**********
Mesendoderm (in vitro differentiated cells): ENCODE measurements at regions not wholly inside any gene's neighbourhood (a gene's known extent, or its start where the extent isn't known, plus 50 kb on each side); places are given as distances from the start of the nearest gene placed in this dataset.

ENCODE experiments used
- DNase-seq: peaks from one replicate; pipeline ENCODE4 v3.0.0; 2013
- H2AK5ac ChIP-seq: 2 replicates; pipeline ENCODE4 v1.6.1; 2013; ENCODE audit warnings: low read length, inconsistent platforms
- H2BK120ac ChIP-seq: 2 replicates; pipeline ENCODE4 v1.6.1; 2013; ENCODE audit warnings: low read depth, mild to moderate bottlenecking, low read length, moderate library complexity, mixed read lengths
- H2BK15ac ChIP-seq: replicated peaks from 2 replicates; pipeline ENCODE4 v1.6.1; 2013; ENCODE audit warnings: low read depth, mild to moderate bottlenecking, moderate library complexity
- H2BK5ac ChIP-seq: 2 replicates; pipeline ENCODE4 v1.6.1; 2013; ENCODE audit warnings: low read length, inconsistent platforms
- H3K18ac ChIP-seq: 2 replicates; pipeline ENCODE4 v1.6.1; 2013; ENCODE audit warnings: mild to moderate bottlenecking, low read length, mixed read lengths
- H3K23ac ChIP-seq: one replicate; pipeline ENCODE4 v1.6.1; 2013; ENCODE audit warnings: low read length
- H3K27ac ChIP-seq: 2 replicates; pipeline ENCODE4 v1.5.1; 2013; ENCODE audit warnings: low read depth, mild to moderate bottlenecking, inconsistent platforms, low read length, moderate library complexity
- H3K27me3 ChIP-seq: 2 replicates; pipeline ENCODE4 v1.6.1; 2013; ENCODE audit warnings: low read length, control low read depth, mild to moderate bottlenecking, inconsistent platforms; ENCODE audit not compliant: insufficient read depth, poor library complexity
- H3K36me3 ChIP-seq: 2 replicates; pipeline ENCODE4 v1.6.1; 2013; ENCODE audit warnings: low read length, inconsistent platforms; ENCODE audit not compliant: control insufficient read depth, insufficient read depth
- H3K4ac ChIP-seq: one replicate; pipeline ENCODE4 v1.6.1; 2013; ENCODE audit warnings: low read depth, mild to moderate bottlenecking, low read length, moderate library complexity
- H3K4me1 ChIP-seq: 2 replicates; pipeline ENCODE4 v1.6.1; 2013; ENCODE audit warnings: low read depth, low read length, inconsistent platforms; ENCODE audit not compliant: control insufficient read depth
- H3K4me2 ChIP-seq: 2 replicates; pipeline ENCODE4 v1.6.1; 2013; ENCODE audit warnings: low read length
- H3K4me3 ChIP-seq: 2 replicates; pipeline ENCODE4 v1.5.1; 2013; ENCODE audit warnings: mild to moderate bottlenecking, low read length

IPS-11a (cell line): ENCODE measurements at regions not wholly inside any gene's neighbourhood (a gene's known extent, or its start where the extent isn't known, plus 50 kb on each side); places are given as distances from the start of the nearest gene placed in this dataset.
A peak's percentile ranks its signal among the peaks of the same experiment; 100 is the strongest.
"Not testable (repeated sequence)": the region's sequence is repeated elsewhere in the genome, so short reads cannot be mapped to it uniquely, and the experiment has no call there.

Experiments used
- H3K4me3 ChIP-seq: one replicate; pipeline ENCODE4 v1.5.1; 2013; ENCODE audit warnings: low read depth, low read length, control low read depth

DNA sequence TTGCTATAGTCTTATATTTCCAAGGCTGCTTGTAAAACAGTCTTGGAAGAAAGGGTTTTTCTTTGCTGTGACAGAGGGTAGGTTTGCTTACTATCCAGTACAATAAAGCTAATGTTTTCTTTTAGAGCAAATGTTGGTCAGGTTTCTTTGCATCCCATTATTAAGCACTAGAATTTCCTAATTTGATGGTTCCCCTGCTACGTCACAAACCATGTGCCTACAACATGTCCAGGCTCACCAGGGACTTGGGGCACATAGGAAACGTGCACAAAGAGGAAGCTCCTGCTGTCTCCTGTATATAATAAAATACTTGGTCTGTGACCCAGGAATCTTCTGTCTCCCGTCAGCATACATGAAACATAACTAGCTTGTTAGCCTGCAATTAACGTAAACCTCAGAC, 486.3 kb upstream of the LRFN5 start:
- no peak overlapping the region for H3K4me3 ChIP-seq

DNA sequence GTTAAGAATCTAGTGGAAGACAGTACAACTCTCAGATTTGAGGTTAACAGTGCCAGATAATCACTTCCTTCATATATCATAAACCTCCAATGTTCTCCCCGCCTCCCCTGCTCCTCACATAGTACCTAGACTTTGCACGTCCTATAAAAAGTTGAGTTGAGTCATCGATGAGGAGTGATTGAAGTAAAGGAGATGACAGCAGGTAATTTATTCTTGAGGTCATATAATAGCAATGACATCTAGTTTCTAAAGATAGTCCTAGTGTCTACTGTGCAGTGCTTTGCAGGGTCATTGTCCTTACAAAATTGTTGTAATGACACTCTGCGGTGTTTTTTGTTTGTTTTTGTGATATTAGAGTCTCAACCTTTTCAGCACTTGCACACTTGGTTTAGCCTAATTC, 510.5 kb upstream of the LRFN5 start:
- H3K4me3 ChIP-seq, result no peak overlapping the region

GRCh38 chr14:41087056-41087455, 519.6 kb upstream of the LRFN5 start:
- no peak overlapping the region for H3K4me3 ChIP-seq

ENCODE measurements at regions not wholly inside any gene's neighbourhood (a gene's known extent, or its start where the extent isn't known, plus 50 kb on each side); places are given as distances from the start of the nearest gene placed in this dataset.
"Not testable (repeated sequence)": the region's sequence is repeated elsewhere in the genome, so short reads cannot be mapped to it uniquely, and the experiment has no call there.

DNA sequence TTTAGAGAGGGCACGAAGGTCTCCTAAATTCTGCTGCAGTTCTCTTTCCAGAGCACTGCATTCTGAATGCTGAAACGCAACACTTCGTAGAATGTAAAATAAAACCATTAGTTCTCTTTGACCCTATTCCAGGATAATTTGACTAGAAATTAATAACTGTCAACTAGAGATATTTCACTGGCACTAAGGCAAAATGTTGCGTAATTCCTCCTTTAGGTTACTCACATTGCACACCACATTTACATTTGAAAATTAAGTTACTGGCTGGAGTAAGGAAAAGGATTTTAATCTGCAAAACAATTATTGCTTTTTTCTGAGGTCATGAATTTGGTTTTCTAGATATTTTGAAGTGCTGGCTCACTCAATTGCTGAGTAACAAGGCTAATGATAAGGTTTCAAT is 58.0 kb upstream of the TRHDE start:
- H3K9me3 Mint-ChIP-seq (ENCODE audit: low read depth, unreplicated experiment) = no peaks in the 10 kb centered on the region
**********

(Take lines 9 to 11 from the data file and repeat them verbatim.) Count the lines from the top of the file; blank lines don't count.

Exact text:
- H3K23ac ChIP-seq: one replicate; pipeline ENCODE4 v1.6.1; 2013; ENCODE audit warnings: low read length
- H3K27ac ChIP-seq: 2 replicates; pipeline ENCODE4 v1.5.1; 2013; ENCODE audit warnings: low read depth, mild to moderate bottlenecking, inconsistent platforms, low read length, moderate library complexity
- H3K27me3 ChIP-seq: 2 replicates; pipeline ENCODE4 v1.6.1; 2013; ENCODE audit warnings: low read length, control low read depth, mild to moderate bottlenecking, inconsistent platforms; ENCODE audit not compliant: insufficient read depth, poor library complexity